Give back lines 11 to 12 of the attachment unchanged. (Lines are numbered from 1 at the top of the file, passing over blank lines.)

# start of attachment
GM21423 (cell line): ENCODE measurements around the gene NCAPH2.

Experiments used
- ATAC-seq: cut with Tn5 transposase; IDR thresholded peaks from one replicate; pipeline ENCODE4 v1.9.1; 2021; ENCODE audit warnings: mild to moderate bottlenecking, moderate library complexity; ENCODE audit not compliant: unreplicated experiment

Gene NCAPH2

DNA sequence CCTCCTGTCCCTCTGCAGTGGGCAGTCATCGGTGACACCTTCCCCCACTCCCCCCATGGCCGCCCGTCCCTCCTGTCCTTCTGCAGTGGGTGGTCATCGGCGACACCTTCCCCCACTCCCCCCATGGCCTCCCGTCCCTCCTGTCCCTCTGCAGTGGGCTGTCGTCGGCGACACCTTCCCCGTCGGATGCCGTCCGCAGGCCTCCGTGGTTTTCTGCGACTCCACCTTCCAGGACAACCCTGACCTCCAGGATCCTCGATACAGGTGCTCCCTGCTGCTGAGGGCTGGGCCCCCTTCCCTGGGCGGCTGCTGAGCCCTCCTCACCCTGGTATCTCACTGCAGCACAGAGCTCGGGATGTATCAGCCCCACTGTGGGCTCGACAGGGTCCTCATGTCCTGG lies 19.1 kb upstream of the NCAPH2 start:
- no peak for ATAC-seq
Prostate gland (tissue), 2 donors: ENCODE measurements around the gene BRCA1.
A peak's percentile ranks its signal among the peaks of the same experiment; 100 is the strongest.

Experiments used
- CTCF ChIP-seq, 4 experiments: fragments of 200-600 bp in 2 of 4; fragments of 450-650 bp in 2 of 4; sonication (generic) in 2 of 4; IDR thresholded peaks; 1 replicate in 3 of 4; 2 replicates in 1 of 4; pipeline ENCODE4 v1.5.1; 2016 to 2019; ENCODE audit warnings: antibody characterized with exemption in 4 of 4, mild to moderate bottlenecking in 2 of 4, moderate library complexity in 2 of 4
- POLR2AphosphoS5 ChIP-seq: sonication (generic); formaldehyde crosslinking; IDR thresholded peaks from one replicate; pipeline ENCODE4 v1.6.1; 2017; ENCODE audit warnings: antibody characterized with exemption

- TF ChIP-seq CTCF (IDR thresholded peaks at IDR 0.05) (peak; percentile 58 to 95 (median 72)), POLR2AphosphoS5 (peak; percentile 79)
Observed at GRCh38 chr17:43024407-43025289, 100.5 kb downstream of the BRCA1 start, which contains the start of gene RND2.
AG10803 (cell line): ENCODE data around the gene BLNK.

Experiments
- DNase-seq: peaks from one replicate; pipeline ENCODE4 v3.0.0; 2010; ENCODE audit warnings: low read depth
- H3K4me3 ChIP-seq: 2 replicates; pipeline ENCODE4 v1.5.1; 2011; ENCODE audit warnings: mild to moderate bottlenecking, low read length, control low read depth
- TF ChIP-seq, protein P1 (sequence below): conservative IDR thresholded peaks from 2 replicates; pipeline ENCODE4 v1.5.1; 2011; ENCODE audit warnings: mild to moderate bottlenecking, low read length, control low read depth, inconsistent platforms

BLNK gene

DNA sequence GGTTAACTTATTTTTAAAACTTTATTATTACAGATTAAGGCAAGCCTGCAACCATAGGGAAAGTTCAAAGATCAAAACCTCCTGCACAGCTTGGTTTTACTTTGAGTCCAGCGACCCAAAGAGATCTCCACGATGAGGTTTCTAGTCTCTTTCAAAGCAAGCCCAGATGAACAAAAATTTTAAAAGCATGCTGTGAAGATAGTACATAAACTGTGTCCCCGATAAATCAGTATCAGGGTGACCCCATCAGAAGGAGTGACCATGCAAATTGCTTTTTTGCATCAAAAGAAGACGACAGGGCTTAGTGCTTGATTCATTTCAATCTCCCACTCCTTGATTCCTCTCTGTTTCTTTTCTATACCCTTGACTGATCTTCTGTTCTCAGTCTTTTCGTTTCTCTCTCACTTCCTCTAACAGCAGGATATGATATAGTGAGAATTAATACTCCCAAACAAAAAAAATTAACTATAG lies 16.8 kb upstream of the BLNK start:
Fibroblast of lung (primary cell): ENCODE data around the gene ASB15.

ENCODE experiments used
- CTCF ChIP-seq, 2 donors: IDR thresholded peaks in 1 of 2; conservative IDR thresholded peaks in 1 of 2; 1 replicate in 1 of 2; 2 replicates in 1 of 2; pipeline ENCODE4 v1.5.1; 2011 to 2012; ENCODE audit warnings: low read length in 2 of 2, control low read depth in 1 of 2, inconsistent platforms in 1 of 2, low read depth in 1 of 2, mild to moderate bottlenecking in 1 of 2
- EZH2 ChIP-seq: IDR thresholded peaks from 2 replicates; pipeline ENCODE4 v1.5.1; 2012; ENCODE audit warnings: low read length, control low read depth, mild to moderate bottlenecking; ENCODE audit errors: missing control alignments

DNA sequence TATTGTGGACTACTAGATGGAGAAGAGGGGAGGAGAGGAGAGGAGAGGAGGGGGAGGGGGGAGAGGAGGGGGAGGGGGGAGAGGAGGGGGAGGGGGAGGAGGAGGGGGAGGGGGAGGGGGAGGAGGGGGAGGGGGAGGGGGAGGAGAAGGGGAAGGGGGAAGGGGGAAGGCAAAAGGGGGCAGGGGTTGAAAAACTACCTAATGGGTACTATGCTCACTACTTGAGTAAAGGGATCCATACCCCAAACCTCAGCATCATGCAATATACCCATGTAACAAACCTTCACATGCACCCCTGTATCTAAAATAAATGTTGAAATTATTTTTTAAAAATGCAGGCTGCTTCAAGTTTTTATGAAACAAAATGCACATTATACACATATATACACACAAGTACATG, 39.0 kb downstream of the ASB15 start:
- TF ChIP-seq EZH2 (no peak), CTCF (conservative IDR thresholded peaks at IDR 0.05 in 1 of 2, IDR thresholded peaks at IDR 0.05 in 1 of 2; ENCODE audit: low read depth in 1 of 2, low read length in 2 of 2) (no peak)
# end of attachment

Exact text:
- POLR2AphosphoS5 ChIP-seq: sonication (generic); formaldehyde crosslinking; IDR thresholded peaks from one replicate; pipeline ENCODE4 v1.6.1; 2017; ENCODE audit warnings: antibody characterized with exemption

- TF ChIP-seq CTCF (IDR thresholded peaks at IDR 0.05) (peak; percentile 58 to 95 (median 72)), POLR2AphosphoS5 (peak; percentile 79)